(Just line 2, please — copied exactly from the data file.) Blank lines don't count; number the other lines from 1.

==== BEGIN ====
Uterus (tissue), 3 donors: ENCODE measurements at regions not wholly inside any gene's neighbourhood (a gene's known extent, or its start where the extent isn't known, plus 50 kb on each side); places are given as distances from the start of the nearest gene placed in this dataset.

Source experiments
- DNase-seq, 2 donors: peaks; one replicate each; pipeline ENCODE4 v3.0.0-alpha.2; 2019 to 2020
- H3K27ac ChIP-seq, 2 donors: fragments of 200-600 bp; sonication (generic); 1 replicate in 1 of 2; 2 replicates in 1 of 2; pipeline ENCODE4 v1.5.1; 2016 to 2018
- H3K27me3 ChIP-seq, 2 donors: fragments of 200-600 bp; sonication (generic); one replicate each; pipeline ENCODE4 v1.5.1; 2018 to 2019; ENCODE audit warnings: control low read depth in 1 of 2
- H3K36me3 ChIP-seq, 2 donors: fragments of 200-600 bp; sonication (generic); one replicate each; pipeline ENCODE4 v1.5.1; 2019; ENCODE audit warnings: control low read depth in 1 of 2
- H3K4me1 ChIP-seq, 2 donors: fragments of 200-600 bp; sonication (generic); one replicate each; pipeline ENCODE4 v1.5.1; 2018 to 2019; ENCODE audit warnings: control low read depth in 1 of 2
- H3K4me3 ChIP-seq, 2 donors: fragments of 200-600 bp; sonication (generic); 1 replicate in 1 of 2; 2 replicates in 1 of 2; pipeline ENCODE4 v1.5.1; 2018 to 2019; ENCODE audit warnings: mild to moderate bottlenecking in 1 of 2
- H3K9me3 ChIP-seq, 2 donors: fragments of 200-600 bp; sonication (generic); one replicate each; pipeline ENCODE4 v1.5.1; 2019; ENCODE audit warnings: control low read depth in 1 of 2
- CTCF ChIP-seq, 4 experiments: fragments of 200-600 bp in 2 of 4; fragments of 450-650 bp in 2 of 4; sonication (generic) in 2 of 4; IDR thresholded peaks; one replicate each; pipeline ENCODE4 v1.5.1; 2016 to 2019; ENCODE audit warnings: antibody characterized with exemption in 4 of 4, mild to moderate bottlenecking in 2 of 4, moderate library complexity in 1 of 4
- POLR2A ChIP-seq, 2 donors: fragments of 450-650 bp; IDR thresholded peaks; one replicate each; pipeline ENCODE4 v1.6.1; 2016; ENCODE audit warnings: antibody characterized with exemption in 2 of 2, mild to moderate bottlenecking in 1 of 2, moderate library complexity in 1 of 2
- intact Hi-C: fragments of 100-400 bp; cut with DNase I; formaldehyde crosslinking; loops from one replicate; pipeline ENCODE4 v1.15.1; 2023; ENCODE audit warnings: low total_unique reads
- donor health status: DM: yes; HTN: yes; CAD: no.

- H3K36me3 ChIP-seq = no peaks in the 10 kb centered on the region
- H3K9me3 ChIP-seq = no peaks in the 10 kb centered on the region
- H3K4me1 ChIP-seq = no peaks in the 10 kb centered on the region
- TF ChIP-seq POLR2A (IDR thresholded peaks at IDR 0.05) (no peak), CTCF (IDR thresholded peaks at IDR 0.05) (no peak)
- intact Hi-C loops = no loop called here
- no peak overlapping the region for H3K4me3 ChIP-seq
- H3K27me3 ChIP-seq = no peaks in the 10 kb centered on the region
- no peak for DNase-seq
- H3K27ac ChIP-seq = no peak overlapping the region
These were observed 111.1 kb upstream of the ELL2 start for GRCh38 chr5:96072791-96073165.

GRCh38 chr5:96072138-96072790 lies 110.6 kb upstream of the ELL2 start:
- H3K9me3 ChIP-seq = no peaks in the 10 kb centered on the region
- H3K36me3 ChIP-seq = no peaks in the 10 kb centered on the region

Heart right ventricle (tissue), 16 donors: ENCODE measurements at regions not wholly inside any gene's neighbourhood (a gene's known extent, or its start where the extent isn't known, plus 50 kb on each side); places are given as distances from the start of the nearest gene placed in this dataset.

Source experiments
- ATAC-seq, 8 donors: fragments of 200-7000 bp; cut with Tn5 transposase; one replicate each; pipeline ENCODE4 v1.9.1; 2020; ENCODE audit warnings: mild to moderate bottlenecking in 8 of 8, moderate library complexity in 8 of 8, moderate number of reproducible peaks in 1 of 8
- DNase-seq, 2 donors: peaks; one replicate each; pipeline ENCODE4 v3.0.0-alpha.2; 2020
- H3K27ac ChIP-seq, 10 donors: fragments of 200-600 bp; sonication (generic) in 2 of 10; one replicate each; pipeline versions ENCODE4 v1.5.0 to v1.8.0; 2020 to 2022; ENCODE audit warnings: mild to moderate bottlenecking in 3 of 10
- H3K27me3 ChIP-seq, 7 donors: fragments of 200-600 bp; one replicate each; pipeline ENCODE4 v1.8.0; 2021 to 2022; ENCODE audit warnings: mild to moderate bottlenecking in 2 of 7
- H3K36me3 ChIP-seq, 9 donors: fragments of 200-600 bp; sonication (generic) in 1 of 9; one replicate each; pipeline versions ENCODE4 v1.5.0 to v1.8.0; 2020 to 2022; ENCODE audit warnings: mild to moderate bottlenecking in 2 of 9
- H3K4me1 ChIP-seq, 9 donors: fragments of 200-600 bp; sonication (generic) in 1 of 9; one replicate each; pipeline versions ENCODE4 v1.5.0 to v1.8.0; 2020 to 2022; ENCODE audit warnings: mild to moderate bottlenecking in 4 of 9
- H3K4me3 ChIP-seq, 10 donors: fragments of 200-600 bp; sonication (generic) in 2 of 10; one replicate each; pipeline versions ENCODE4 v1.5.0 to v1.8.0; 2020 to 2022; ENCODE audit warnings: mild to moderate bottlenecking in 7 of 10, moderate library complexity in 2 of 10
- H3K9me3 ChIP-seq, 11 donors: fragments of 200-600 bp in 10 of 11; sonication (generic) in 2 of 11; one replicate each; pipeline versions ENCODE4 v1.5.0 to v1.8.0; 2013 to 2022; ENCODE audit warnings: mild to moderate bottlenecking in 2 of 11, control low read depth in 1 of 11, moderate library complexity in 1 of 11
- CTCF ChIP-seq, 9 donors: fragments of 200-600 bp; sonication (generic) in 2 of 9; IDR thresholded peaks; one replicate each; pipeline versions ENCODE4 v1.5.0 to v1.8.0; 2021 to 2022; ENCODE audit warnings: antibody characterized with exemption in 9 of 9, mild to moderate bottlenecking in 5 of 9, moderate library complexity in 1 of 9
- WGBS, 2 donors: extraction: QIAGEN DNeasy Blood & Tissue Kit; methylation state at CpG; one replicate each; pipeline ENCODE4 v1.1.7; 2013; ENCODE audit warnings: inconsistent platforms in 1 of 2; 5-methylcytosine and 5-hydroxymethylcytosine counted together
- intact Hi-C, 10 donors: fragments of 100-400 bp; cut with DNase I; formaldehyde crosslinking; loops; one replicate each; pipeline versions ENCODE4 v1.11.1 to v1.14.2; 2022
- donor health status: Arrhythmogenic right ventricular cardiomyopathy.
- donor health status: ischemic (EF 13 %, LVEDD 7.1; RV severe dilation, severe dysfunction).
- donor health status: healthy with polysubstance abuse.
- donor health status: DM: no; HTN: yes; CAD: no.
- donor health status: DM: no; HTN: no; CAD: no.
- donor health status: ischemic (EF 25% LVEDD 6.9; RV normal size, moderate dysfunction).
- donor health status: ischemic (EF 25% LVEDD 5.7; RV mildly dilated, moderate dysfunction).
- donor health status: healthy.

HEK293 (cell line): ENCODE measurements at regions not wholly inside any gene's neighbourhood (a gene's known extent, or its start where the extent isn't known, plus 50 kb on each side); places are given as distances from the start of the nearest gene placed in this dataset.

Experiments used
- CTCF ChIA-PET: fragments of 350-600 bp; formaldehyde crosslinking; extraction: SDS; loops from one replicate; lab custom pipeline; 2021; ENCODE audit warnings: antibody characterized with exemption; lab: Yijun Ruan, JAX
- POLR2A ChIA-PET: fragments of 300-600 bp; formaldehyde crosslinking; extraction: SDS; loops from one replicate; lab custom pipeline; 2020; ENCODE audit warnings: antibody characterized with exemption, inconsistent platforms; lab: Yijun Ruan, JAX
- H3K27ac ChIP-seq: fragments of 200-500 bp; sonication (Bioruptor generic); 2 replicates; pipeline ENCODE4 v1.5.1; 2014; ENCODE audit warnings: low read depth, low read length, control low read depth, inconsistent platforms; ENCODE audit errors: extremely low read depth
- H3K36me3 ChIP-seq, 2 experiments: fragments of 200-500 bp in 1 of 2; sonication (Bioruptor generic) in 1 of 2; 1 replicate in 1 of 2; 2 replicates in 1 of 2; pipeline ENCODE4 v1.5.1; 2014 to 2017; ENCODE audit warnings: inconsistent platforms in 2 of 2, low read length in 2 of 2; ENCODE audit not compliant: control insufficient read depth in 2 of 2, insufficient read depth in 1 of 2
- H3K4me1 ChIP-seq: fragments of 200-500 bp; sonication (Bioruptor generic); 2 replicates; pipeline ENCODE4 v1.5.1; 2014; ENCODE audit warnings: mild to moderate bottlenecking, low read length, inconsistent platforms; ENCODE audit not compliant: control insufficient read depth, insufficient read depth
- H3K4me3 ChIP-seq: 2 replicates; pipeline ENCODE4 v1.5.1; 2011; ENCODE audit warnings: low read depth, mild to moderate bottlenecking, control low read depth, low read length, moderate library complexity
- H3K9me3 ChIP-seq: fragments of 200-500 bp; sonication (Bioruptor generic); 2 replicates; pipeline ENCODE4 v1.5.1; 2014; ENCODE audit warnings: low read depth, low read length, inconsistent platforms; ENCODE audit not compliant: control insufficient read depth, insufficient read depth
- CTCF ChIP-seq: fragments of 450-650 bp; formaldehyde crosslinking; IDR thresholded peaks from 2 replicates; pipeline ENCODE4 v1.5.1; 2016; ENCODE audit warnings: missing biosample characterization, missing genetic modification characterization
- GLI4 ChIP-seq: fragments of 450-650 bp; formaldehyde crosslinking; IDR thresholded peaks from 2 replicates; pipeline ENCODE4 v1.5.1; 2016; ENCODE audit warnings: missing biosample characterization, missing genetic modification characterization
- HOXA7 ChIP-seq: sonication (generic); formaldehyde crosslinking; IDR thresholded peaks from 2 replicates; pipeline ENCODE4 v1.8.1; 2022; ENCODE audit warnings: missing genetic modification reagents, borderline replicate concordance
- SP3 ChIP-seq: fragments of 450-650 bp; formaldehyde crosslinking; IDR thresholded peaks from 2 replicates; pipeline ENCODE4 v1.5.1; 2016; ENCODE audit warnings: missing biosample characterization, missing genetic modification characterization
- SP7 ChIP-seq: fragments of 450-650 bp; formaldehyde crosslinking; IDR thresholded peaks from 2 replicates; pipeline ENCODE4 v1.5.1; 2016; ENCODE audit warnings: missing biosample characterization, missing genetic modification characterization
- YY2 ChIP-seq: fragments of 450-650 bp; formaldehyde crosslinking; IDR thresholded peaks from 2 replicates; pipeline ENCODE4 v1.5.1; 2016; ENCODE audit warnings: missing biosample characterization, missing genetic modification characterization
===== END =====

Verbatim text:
Source experiments